“They reinstated it,” Thaw said. “After we won, it’s kind of hard to say, ‘No more.’ “
Newton hasn’t had that same success since its championship season, but Thaw said the school hasn’t threatened to take the sport away again.
In 2016, though, another threat came from the northeast.
The Olathe and Shawnee Mission districts contemplated shutting down their high school gymnastics programs, and that would have meant Newton and Emporia and any other programs in Kansas would have to follow, Thaw said.
Schools had trouble finding qualified coaches and getting consistent interest from a double-digit number of schools. Olathe athletics director Tim Brady told the Kansas City Star in 2016, “We just want to make sure that all of our athletic and activity programs are vital — we want quality programming.”
The 2016 state meet was “grand” Thaw said. Programs from across Kansas billed it as the last high school gymnastics meet in Kansas history, because they believed it would be. But it wasn’t.
The Olathe and Shawnee Mission districts didn’t end up cutting their programs. Coaches in the KC area called Thaw and asked how she gained the financial support to keep her program alive, and they did the same. So the sport lived on. Newton finished that state meet 0.225 points from a state championship, but just having that opportunity to compete means a lot, the Newton gymnasts said.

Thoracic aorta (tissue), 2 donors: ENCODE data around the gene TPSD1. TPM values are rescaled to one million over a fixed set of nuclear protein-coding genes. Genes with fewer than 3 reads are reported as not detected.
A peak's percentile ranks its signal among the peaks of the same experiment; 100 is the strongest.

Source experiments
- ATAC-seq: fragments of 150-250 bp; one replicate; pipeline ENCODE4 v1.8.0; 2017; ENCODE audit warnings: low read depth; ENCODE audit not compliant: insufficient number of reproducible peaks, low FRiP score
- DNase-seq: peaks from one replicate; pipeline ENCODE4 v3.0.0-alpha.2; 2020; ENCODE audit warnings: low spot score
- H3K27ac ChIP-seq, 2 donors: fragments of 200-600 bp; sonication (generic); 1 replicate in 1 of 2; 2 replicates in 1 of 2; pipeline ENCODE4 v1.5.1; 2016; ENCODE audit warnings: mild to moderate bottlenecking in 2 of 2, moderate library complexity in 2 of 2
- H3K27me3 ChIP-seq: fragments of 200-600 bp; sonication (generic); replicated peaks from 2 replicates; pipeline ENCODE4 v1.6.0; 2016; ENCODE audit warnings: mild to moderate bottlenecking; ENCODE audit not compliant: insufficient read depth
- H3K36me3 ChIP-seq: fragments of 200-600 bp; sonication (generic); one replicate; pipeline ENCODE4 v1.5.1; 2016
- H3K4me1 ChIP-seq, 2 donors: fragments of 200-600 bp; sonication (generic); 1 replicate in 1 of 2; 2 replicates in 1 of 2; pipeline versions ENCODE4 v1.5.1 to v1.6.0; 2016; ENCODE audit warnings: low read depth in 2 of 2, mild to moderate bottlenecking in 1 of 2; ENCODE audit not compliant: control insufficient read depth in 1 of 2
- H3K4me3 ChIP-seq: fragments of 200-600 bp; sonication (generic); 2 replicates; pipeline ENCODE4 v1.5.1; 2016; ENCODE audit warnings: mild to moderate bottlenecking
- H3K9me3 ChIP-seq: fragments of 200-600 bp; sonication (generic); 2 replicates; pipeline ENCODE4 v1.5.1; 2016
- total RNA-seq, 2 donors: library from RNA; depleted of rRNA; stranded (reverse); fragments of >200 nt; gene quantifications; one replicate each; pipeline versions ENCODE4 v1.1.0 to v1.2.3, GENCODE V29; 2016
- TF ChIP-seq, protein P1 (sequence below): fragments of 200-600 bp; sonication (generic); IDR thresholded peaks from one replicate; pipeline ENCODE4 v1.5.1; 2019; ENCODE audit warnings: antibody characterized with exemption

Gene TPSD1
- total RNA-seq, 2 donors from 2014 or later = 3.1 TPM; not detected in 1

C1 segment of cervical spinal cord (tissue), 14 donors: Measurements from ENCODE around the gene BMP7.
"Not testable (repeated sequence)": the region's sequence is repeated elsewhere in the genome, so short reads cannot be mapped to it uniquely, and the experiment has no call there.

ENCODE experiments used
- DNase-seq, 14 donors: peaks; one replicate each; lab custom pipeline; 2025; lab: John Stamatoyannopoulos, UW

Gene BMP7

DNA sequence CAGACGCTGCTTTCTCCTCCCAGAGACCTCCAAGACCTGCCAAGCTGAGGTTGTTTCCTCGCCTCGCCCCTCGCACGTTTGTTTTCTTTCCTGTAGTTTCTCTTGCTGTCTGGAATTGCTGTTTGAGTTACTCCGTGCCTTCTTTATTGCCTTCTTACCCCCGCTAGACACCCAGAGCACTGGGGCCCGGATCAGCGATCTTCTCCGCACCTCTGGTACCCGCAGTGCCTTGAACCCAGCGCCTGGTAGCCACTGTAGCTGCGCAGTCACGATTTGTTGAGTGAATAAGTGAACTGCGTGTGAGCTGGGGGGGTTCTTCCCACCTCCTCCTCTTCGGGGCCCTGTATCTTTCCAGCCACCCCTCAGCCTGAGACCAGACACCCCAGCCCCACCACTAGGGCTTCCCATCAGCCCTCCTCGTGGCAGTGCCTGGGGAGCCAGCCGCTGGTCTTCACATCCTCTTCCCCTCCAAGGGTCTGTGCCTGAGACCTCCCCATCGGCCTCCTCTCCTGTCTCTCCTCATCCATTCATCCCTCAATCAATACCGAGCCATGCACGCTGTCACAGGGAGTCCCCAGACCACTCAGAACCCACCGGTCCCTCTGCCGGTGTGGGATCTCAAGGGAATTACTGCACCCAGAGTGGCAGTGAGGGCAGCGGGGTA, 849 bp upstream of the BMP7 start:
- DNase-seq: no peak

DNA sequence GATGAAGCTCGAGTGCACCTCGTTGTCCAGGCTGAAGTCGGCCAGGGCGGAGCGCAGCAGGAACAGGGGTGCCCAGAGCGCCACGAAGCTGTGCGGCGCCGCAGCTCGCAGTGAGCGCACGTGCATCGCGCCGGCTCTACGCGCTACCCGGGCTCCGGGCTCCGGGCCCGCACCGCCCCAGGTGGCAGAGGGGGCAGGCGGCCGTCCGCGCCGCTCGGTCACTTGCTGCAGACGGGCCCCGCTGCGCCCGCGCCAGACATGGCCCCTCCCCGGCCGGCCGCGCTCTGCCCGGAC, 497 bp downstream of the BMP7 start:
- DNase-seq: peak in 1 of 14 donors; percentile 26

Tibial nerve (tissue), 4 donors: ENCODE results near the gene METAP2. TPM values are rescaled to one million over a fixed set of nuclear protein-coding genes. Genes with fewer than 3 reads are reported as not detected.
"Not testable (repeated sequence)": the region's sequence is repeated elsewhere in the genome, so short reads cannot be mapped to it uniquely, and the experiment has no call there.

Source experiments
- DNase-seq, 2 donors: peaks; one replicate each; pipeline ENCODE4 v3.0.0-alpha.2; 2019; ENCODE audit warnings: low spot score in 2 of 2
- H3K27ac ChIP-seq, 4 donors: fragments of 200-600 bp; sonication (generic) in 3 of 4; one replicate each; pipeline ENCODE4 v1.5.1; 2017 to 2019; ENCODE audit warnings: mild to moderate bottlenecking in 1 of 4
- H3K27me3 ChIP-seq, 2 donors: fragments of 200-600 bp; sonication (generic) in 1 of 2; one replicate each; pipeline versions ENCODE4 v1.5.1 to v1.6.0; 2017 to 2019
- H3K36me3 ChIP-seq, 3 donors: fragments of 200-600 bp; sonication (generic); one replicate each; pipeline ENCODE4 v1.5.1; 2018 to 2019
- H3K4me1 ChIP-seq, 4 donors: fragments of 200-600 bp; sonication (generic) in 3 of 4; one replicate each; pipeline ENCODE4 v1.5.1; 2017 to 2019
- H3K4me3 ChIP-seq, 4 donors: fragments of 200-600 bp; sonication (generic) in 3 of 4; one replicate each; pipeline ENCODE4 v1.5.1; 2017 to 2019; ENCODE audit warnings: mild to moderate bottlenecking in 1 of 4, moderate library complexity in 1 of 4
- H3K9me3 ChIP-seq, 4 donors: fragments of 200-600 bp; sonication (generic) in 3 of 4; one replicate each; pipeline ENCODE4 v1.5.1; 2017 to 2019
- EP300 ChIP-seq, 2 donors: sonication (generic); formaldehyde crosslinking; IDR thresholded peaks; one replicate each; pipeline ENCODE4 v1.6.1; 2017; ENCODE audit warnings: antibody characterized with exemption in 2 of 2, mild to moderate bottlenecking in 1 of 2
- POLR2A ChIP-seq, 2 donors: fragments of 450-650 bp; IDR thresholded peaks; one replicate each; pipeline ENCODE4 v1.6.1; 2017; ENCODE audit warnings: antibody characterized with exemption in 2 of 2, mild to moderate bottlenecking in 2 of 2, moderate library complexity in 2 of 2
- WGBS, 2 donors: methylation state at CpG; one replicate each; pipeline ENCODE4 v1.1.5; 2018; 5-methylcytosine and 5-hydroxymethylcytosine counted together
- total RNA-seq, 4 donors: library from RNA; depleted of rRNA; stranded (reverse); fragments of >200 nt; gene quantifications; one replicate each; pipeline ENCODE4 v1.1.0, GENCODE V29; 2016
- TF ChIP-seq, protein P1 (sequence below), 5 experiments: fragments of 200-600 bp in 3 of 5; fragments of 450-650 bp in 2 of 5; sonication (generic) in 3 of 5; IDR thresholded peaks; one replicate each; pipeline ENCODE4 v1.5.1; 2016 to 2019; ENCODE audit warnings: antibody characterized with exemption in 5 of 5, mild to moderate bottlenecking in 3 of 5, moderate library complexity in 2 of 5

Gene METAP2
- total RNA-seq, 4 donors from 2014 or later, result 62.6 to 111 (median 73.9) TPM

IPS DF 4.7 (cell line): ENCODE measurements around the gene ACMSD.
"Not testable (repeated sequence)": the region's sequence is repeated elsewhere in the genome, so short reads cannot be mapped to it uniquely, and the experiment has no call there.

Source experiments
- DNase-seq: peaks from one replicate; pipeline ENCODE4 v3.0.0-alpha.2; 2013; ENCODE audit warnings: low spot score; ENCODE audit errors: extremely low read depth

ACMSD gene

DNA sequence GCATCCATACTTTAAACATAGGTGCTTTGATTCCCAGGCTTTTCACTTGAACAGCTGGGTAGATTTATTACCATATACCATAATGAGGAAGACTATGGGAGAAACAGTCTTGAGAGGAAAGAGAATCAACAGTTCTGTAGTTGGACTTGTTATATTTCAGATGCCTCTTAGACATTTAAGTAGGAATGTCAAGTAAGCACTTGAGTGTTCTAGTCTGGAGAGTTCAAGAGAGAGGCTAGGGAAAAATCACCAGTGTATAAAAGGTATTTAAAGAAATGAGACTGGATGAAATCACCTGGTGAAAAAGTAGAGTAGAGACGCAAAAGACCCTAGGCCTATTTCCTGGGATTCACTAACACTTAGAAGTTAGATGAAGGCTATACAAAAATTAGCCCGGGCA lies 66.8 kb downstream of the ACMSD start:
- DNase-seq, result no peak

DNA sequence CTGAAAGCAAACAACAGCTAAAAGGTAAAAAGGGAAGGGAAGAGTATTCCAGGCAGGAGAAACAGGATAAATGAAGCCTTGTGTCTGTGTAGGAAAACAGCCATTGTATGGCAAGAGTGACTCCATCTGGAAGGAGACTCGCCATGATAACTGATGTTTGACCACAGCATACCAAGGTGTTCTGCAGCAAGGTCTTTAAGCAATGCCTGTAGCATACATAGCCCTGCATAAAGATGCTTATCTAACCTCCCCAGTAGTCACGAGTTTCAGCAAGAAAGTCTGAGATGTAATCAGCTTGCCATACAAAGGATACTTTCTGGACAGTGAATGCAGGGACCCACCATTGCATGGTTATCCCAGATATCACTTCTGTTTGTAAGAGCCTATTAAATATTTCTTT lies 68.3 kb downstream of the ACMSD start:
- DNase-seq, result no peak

But the message was sent throughout the gymnastics community, and Thaw acted. She offered free lessons at her club and endorsed joining the high school team. It hurt her business but built her passion, she said.
Railer gymnasts asked classmates to join, first as a joke, then more seriously.
Now, Thaw said, the sport is more stable in Kansas. Participation is up 34 percent statewide this year. Newton went from five gymnasts to 10, and Thaw said two more schools could be interested in creating high school teams.
Although Thaw said she didn’t know whether Kansas would still have high school gymnastics in 10 or 15 years, Faflick said it will come down to each school’s support.
To create a KSHSAA-sponsored sport, at least 24 schools must be on board. But to maintain the sport’s active status, it just takes backing from each school. KSHSAA has never put an exact minimum on the number of schools needed to keep a sport alive, Faflick said.
He said he hopes that gymnastics isn’t going away anytime soon.
“I don’t have a crystal ball to expect what that support will be like,” Faflick said. “My guess is Coach Thaw probably has a succession plan in place.”
And she does, with former Newton gymnast Carlye Anderson now serving as an assistant coach. Toria is Thaw’s granddaughter, and Thaw said she will “probably” stay with the program until she graduates in two years.
Until then, the Newton student-athletes are just enjoying the opportunity to represent their school — no matter how far they have to travel or how few schools compete alongside them.
“I’ve done gymnastics since I was 3,” Meyer said. “I never did anything else, so I’m not really good at anything else. I rely on gymnastics to keep in physical shape. It helps a lot with my self-esteem and helps my social status.
“Losing gymnastics would probably take the biggest toll on me. I don’t know what I would do.”